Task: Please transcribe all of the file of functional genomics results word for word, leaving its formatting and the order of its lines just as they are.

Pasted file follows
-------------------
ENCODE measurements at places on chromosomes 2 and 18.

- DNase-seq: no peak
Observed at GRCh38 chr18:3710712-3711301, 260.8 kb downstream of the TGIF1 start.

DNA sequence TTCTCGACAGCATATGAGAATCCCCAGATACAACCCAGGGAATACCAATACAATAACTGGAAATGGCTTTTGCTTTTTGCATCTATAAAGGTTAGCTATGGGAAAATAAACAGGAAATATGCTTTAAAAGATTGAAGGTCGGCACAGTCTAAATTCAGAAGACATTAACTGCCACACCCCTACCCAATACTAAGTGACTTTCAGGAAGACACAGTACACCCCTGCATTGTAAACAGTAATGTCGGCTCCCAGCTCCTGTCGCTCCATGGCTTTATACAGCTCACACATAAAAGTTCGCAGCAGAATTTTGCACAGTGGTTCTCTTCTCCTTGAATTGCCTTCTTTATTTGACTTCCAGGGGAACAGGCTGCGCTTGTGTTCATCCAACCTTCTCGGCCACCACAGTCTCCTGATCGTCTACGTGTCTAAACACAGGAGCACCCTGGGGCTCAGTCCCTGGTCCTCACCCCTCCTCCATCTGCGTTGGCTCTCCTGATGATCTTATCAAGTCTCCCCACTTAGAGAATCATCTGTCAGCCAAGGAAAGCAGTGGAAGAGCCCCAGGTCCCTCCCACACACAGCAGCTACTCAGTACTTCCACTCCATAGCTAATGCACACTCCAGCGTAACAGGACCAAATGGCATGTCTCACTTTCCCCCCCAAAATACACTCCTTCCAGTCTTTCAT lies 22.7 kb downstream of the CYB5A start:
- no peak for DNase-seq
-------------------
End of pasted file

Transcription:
ENCODE measurements at places on chromosomes 2 and 18.

- DNase-seq: no peak
Observed at GRCh38 chr18:3710712-3711301, 260.8 kb downstream of the TGIF1 start.

DNA sequence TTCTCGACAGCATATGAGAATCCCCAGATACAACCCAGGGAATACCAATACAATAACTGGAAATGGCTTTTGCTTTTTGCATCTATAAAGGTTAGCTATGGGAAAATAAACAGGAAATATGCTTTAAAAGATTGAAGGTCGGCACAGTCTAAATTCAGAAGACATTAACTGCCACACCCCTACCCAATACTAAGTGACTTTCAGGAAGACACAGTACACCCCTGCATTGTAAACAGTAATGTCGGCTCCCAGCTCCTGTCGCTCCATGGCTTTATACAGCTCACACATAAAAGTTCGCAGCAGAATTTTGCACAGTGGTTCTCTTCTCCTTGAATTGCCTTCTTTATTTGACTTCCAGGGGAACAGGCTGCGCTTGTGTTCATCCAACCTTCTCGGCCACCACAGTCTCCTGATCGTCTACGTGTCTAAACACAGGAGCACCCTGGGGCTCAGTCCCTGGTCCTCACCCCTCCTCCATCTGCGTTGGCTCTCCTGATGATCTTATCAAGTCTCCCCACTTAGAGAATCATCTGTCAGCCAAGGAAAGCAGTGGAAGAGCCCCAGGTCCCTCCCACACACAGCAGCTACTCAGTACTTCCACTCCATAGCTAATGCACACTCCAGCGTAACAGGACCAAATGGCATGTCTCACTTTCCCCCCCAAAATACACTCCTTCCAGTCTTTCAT lies 22.7 kb downstream of the CYB5A start:
- no peak for DNase-seq